Tim Akers. The Horns of Ruin

To my own Bloody Jennifer, who fights like a girl


hey came for us one at a time, came to kill the last servants of the dead god Morgan. I had lost brothers and sisters before, to battle or old age. Scions of Morgan die all the time. We're warriors. Now we were going to die in alleyways, in our homes, in crowded theaters and empty hallways. They came to kill us, and we didn't know who they were.

They came for me and Barnabas while we were walking through the city, on our way back to the Strength of Morgan from an errand at the Scholar's prison, the Library Desolate. Well. Mostly they came for Barnabas. I just happened to be there, escorting him. It was me. I'm the girl who let the old man down.

He looked good that morning. Healthy. He always looked better out of the monastery. Those old, empty stone halls did little more than weigh him down. Open air, even the dirty air of a crowded street in the city of Ash, always put a smile on his face. He was smiling that morning. This was before the hidden deaths, before the murders and betrayals. Before we knew what was happening. He was the first one they came for, and we didn't know they were coming. Not yet.

We walked down the road, and the crowd parted for us. Barnabas was in his formal robe, a deep maroon hemmed with gold thread, and carrying the staff of his office. Symbolic armor clattered on his shoulders, and the cuffs of his robe were stamped with golden scale mail that shimmered in the morning light. His knuckles bore the calluses of a life spent fighting and working, the twin paths of the scions of Morgan. White hair and wrinkled face sat on a frame thick with muscle and iron hard. Even in the waning days of our Cult, there was glory in the office of the Fratriarch, and Barnabas Silent looked every inch the part.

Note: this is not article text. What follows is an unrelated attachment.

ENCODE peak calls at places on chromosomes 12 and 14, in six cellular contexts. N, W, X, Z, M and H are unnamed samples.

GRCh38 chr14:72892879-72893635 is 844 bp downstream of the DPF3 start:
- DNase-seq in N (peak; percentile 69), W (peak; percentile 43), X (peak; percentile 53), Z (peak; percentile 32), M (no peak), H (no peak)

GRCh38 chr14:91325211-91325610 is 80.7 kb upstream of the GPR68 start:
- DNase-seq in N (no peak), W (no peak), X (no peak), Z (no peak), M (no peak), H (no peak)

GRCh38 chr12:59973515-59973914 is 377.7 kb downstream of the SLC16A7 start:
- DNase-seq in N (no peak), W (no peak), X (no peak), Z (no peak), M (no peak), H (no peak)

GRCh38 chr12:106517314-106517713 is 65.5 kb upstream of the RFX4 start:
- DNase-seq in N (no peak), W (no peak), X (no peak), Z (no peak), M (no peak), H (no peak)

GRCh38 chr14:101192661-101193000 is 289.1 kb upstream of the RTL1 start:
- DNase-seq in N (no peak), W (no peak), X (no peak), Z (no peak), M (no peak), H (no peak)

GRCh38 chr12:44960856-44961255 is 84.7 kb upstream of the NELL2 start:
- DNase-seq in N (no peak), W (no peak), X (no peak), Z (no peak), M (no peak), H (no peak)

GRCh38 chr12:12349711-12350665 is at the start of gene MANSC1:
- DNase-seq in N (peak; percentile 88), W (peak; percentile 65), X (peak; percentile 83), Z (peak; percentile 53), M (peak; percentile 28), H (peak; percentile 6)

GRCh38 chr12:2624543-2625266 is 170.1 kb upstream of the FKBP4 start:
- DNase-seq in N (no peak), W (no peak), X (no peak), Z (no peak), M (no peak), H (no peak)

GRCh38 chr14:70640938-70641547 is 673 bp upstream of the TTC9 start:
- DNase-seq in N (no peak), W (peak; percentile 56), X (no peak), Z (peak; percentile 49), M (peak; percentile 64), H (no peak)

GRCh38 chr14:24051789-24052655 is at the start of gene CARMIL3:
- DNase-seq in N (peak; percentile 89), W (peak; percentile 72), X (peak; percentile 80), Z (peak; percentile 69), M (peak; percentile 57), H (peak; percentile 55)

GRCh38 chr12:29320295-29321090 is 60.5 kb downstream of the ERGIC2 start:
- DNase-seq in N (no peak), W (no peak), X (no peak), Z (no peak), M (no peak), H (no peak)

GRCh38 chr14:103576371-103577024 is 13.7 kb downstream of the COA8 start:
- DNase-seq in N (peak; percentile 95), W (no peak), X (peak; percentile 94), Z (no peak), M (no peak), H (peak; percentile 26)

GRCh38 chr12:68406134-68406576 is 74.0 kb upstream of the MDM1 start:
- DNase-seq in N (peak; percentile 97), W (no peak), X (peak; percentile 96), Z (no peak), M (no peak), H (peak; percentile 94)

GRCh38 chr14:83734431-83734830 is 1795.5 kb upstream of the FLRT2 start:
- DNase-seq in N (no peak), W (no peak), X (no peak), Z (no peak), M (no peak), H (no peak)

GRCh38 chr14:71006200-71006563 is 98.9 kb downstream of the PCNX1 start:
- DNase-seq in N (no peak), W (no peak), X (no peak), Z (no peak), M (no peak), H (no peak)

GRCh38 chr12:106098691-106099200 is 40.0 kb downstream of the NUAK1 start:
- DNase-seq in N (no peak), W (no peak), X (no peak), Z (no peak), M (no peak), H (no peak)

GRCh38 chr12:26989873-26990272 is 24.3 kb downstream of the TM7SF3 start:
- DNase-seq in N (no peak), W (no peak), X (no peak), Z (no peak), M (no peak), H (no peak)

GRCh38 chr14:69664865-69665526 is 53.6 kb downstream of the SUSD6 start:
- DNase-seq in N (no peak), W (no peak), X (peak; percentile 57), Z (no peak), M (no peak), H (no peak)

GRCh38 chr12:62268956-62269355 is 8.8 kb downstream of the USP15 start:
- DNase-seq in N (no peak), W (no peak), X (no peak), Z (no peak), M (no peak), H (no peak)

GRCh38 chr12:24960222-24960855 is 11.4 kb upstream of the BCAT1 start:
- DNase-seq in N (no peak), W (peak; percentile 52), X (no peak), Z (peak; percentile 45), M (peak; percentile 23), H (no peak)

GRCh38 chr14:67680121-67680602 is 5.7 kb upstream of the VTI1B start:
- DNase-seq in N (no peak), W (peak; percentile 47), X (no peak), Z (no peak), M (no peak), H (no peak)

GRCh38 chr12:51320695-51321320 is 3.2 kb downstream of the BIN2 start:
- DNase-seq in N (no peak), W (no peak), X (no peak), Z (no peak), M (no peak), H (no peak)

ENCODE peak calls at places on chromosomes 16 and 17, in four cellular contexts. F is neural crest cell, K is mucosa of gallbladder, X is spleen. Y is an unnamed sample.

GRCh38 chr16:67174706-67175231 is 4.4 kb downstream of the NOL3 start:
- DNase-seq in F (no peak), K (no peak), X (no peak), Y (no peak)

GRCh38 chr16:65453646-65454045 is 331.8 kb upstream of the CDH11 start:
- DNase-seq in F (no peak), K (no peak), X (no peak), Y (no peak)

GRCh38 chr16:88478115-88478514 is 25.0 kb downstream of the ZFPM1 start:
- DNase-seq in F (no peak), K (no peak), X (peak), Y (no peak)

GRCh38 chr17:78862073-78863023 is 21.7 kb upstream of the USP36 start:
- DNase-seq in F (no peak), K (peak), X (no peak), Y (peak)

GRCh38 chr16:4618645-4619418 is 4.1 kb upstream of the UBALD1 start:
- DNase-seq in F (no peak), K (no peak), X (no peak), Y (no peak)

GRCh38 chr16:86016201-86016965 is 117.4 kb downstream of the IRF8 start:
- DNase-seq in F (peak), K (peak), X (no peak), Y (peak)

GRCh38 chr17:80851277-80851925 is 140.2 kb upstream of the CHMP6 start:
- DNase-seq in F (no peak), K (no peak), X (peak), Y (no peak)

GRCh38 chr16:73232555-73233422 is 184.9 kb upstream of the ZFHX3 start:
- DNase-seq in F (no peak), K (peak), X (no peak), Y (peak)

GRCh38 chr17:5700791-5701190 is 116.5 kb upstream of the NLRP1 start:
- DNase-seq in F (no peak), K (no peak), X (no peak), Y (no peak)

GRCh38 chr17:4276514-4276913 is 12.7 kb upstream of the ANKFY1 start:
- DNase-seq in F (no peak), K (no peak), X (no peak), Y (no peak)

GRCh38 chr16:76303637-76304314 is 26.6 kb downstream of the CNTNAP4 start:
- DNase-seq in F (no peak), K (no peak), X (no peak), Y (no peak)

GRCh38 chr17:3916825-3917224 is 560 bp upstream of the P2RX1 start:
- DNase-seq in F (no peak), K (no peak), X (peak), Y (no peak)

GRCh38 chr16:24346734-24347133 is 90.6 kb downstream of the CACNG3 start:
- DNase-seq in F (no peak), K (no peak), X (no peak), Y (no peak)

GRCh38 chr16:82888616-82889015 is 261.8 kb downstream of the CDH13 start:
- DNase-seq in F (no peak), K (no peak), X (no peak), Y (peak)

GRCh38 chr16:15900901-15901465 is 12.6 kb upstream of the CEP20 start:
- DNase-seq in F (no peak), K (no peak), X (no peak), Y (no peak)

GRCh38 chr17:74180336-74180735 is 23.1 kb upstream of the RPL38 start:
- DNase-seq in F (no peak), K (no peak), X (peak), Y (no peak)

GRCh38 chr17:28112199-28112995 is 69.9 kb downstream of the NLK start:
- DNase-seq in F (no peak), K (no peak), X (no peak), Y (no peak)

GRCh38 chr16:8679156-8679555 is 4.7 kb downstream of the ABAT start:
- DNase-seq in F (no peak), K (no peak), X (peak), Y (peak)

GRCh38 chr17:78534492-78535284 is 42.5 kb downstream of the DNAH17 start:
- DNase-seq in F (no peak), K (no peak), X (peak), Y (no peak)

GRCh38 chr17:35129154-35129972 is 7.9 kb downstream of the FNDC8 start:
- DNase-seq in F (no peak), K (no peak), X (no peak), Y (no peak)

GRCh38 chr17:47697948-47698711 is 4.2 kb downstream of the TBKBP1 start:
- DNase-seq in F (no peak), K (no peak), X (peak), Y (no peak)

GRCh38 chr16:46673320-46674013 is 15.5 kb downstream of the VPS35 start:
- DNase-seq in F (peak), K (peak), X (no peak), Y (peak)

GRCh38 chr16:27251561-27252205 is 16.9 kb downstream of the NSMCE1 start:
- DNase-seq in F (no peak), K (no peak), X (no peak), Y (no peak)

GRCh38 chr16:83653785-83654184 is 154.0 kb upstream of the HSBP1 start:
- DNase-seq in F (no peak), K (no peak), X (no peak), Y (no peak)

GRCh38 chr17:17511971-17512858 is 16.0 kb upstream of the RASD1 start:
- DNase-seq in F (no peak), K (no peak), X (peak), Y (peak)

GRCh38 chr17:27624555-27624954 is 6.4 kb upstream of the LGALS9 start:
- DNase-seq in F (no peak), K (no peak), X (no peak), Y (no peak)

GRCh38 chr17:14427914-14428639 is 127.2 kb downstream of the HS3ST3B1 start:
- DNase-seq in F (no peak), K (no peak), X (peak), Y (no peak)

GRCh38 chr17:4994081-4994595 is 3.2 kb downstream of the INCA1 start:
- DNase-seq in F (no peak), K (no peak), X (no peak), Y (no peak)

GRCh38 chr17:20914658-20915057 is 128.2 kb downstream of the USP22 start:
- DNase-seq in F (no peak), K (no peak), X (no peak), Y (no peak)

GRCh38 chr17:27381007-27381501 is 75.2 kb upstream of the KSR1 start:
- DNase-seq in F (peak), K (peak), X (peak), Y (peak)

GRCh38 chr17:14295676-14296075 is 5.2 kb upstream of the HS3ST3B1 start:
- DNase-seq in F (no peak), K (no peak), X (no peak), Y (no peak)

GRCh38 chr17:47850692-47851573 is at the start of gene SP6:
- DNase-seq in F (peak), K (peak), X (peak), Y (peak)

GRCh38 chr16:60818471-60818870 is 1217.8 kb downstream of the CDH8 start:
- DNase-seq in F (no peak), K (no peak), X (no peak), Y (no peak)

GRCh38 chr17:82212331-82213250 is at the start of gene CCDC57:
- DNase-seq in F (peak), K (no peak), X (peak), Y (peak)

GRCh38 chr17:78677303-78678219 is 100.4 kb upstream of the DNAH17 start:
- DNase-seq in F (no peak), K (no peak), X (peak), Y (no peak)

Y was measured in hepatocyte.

As proud as I was, I wished he'd left the formal robe at home. I was dressed in my battle-day simples. Pride was fine, and glory was better, but both of those things were bought with attention. As the Fratriarch's only guard, I could have done with less attention. Of course, whatever attention I avoided by dressing simply, I gave up with my holster and sheath. But a girl shouldn't go out half dressed.

'It's a matter of state, Eva,' Barnabas said, his voice as gentle as mist at the foot of a waterfall.

'I said nothing, my Elder.'

'You did,' he said, nodding. 'In the way you stand, in the movement of your eyes. In the weight of your hand upon your bullistic. You do not wish to be here.'

'It's not my fault you like to get dressed up, old man. No, no, I'm happy to be here. Thrilled to be walking through the city with the holiest man I know, just me as a guard. Not like we have any enemies, Barnabas. Not like the Rethari are massing at our borders, or their chameleon spies have been dredged up in the collar countries. No, not at all. This is ideal.' I sped up a little to intercept a group of children who had blundered into our path. The Fratriarch smiled and patted their heads as we passed. They stared at us, whispering. 'I just wish you'd brought more guards. Maybe an army or two?'

Barnabas watched the children, his face equal parts gentle happiness and melancholy. He turned back to me.

'The Rethari are always massing. It's what they do. And as for their spies? We used to make stew of their spies. Besides, we have no other guards, Eva. It's a matter of state. We go to seek the aid of our godbrother. Only Elders of the Fist and Paladins may attend. Among the Elders, Simeon was busy, Tomas and Elias are napping, and Isabel cannot be more than ten steps from her library, for fear that one of her books go unread.'